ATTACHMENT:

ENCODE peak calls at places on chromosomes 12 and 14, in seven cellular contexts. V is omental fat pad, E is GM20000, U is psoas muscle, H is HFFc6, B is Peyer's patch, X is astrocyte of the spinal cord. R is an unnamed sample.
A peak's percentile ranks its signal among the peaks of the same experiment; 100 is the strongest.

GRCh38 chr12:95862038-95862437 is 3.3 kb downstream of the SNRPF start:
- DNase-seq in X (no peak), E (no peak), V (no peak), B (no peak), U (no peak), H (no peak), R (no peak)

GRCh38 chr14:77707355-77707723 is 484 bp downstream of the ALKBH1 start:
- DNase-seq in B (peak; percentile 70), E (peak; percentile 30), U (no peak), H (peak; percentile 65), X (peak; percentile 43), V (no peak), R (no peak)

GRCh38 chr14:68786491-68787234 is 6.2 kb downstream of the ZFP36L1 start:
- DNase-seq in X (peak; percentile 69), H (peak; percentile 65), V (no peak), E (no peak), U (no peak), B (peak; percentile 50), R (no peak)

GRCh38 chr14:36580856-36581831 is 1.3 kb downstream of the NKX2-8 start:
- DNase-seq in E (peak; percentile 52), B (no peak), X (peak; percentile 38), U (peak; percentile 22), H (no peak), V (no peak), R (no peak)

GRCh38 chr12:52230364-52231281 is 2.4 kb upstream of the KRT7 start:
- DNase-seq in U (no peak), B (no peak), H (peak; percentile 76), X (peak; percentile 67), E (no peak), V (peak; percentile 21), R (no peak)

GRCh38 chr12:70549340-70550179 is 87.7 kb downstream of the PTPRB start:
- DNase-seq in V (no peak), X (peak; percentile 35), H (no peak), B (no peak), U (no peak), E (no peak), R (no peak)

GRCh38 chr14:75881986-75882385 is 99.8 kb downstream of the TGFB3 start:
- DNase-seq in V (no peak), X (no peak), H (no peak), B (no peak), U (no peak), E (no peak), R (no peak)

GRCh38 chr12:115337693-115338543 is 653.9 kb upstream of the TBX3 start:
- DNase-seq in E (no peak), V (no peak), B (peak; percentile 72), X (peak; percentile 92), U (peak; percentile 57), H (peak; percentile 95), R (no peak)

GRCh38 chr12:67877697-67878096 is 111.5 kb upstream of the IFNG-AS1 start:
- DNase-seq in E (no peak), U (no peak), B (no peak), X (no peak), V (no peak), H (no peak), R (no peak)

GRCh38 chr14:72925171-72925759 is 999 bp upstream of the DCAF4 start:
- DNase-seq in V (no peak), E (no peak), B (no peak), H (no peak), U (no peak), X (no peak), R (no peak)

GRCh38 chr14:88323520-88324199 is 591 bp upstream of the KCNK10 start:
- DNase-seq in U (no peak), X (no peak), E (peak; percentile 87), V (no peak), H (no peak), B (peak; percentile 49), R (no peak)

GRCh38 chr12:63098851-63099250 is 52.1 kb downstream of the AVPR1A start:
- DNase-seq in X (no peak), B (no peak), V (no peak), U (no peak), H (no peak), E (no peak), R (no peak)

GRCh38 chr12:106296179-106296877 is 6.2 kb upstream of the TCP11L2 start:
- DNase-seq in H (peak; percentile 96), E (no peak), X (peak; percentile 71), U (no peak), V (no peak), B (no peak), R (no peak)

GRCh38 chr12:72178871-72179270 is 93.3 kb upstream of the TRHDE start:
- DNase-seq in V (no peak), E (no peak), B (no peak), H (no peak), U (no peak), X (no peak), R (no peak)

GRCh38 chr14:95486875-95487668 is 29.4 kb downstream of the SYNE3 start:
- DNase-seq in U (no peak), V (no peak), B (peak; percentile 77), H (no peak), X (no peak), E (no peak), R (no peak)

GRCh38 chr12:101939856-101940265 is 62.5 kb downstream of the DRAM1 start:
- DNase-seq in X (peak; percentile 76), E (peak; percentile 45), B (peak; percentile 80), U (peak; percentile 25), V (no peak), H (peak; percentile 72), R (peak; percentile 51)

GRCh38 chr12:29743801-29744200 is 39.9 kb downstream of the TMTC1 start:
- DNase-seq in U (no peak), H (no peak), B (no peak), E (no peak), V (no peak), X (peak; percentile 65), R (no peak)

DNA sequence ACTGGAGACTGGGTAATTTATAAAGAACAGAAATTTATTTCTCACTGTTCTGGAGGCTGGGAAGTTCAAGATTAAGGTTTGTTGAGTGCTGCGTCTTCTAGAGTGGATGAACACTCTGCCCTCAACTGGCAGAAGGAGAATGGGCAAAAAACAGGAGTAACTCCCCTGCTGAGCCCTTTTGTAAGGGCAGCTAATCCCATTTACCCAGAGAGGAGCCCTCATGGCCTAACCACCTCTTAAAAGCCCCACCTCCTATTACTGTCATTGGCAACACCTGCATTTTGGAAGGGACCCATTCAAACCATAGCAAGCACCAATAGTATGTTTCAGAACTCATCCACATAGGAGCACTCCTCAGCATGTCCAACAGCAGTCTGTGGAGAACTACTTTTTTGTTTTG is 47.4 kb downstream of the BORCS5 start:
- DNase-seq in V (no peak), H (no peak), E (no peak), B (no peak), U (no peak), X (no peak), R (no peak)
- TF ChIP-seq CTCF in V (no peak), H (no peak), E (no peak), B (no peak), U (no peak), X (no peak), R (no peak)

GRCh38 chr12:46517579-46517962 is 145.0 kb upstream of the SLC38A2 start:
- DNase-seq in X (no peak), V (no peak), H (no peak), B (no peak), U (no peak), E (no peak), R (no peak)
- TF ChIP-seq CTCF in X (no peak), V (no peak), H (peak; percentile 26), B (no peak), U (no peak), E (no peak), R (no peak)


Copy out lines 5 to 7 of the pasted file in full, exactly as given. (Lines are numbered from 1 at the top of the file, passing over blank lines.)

GRCh38 chr14:77707355-77707723 is 484 bp downstream of the ALKBH1 start:
- DNase-seq in B (peak; percentile 70), E (peak; percentile 30), U (no peak), H (peak; percentile 65), X (peak; percentile 43), V (no peak), R (no peak)

GRCh38 chr14:68786491-68787234 is 6.2 kb downstream of the ZFP36L1 start: